On May 20, 1972, Douglas Green was killed in Los Angeles by a bullet wound in the chest. Detective Sergeant Thomas Miller arrested defendant, Michael Concepcion and Lewis White for the homicide. All 3 were 15 or 16 years old. Detective Miller placed the three in an interview room, and went to another room where he could overhear conversation among them. He heard defendant say, “ ‘I thought he had a cake cutter in his pocket and I pulled it out and it was a gun.’ ” Defendant said that he had “clicked the gun a couple of times and the gun went off, shooting the deceased”; and something to the effect, “ ‘I wonder if it would be self-defense if I had shot this dude with his own gun.’ ” There was some laughter followed by defendant imitating “the noises that the deceased made after he was shot in trying to breathe.” Defendant said something like, “ ‘Did you hear the dude when I shot him? Did you hear him?’ ”
Documentary evidence established that the juvenile court sustained a petition alleging that defendant had murdered Green. The court committed defendant to the California Youth Authority.
The prosecution also presented evidence showing that defendant committed one armed robbery on December 21, 1977, and a second robbery involving three victims on December 24, 1977.
2. Defense Evidence
A correctional officer at San Quentin testified that defendant had been “better than a model prisoner” while on death row. A neighbor testified that defendant had been a “good boy.” Defendant's parents and sister testified about his drug usage and violent tendencies while on drugs.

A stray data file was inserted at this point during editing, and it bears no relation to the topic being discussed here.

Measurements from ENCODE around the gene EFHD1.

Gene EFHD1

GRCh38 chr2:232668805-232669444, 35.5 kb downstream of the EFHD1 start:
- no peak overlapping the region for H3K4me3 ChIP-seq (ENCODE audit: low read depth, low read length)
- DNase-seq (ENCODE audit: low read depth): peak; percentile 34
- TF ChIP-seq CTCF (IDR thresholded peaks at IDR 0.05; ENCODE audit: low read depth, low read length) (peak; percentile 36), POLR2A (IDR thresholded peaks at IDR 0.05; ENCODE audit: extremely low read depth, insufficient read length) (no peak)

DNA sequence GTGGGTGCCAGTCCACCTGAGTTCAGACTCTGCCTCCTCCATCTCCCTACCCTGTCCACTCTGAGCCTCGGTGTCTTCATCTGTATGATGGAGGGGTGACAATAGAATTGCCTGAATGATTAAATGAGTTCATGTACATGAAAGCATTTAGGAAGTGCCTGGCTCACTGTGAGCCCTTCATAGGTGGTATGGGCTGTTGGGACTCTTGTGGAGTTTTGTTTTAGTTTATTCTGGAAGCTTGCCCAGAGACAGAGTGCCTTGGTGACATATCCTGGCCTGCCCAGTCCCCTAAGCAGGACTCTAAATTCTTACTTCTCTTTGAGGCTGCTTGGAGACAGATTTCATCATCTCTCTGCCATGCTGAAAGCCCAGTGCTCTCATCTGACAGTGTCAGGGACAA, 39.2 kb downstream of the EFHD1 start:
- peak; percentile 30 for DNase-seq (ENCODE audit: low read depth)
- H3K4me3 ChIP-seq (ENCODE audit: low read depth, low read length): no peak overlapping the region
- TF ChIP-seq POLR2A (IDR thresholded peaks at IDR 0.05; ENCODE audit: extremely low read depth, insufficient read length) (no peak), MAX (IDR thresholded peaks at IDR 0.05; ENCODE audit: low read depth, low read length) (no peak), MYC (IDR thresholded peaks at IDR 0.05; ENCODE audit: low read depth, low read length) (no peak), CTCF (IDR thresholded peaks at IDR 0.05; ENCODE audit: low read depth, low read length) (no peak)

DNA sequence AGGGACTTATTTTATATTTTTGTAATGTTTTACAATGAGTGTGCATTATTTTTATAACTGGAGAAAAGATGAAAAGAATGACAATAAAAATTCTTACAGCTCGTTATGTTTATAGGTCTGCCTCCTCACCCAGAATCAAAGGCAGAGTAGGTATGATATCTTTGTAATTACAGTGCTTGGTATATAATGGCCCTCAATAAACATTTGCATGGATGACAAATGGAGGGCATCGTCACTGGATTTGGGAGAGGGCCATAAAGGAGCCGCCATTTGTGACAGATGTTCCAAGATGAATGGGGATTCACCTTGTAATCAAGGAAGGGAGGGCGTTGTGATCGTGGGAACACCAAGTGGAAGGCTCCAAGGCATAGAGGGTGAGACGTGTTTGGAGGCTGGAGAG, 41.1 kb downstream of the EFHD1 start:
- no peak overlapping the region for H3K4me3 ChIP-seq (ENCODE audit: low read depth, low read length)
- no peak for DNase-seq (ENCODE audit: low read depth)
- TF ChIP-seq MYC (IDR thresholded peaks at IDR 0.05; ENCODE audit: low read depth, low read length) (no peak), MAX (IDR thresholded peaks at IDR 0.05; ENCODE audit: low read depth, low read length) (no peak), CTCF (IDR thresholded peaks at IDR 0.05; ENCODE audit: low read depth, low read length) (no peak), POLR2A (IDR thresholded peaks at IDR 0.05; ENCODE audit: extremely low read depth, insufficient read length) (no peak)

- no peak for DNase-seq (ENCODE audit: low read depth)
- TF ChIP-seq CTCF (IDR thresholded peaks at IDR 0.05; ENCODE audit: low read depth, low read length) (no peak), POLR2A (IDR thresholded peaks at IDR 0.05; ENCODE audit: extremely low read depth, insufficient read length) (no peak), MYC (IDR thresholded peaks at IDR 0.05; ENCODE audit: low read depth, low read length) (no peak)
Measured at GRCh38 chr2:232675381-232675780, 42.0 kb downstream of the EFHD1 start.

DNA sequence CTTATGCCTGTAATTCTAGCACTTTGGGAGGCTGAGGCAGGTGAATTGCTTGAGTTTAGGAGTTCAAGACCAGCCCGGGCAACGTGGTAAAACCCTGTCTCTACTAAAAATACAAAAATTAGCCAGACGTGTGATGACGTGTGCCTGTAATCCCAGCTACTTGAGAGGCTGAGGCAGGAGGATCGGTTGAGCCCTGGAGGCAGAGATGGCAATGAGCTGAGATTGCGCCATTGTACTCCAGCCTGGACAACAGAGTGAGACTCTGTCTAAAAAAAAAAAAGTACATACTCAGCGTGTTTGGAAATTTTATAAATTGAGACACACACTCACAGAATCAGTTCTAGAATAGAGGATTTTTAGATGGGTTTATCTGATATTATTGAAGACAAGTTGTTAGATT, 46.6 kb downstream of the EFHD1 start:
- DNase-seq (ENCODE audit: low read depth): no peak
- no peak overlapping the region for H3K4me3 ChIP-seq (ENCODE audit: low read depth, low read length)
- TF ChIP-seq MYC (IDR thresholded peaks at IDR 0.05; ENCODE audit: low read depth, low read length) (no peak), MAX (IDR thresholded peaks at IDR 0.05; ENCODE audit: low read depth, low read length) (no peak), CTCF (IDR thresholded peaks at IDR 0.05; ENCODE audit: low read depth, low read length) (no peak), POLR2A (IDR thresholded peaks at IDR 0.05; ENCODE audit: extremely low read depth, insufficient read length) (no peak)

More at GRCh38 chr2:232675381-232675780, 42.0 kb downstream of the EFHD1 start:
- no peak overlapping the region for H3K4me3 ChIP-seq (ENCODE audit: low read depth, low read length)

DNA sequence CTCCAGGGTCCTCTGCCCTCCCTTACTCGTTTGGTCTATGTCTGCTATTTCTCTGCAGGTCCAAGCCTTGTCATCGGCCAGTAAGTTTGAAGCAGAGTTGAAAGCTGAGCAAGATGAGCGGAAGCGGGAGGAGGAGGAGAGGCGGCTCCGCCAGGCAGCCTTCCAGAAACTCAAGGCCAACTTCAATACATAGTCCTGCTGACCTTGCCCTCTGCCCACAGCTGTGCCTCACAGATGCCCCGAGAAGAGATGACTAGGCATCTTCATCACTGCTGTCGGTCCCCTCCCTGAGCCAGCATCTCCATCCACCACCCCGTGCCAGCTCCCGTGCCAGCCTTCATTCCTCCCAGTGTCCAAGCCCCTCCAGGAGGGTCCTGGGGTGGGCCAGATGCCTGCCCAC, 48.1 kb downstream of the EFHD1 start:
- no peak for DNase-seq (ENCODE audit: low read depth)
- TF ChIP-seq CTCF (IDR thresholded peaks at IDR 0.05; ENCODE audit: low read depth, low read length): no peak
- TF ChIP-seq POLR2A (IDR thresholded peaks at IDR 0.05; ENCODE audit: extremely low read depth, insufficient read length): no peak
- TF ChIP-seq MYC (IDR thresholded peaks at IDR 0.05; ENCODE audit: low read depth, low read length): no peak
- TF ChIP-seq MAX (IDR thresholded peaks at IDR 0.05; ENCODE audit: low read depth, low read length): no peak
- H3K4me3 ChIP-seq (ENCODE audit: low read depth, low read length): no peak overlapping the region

Philip McCain testified that he was at the party at which Green was shot and killed. McCain testified that Louis White shot Green; afterwards White said that he “did it.” Michael Concepcion testified that he was present at the shooting. He did not see who did it, but defendant was not there. Concepcion further testified that White was present and possessed a gun. White refused to testify on self-incrimination grounds.
Defendant admitted the two December 1977 robberies, but denied shooting Green. He testified about his drug problems. He said he was “very sorry” about what had happened.
A. Issues Relating to Counsel
Defendant contends the court erred in denying him cocounsel status, not granting him substitute counsel, and denying his eve-of-trial motion to represent himself.
1. The Facts
Following the second reversal of this case, the trial court appointed Arnold Lieman to represent defendant on November 18, 1985. On January 14, 1986, through counsel, defendant requested that he be allowed to act as cocounsel because “he is intimately involved in the proceedings, and as co-counsel ․ he would have access to the law library and the privileges in regard to being able to perhaps help in researching the law.” The court denied the request.